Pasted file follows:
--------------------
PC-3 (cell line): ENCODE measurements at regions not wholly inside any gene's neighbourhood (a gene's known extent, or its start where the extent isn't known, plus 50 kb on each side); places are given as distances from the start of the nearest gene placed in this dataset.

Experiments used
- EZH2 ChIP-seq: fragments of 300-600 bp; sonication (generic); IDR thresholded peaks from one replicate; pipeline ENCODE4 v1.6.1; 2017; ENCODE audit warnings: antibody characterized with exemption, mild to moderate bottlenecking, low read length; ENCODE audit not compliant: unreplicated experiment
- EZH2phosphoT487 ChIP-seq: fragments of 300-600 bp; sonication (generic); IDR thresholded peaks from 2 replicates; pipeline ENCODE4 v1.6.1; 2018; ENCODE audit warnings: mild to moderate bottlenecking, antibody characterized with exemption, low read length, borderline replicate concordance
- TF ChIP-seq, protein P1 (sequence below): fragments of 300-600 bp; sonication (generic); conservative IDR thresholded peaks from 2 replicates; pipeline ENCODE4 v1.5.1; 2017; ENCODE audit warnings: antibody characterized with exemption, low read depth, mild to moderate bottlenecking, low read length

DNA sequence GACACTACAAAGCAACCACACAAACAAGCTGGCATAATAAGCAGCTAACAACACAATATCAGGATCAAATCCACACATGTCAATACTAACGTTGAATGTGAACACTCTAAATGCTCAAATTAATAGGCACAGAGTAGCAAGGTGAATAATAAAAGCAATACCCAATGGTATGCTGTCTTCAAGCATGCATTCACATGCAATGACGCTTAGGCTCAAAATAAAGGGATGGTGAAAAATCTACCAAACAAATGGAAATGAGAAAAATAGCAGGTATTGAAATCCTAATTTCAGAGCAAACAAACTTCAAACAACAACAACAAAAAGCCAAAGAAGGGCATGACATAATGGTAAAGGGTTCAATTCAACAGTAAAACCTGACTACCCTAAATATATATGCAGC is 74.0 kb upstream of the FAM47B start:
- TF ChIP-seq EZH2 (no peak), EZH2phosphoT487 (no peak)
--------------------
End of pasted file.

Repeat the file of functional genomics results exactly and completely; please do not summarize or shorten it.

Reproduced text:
PC-3 (cell line): ENCODE measurements at regions not wholly inside any gene's neighbourhood (a gene's known extent, or its start where the extent isn't known, plus 50 kb on each side); places are given as distances from the start of the nearest gene placed in this dataset.

Experiments used
- EZH2 ChIP-seq: fragments of 300-600 bp; sonication (generic); IDR thresholded peaks from one replicate; pipeline ENCODE4 v1.6.1; 2017; ENCODE audit warnings: antibody characterized with exemption, mild to moderate bottlenecking, low read length; ENCODE audit not compliant: unreplicated experiment
- EZH2phosphoT487 ChIP-seq: fragments of 300-600 bp; sonication (generic); IDR thresholded peaks from 2 replicates; pipeline ENCODE4 v1.6.1; 2018; ENCODE audit warnings: mild to moderate bottlenecking, antibody characterized with exemption, low read length, borderline replicate concordance
- TF ChIP-seq, protein P1 (sequence below): fragments of 300-600 bp; sonication (generic); conservative IDR thresholded peaks from 2 replicates; pipeline ENCODE4 v1.5.1; 2017; ENCODE audit warnings: antibody characterized with exemption, low read depth, mild to moderate bottlenecking, low read length

DNA sequence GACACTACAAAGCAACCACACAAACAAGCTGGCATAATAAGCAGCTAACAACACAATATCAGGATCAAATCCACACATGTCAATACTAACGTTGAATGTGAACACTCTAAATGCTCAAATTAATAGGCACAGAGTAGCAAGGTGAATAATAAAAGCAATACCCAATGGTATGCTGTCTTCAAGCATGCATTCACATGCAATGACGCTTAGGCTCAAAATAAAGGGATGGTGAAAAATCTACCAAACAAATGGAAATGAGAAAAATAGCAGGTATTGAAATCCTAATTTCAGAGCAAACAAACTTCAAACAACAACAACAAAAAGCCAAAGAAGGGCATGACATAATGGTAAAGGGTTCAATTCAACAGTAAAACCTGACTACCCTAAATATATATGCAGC is 74.0 kb upstream of the FAM47B start:
- TF ChIP-seq EZH2 (no peak), EZH2phosphoT487 (no peak)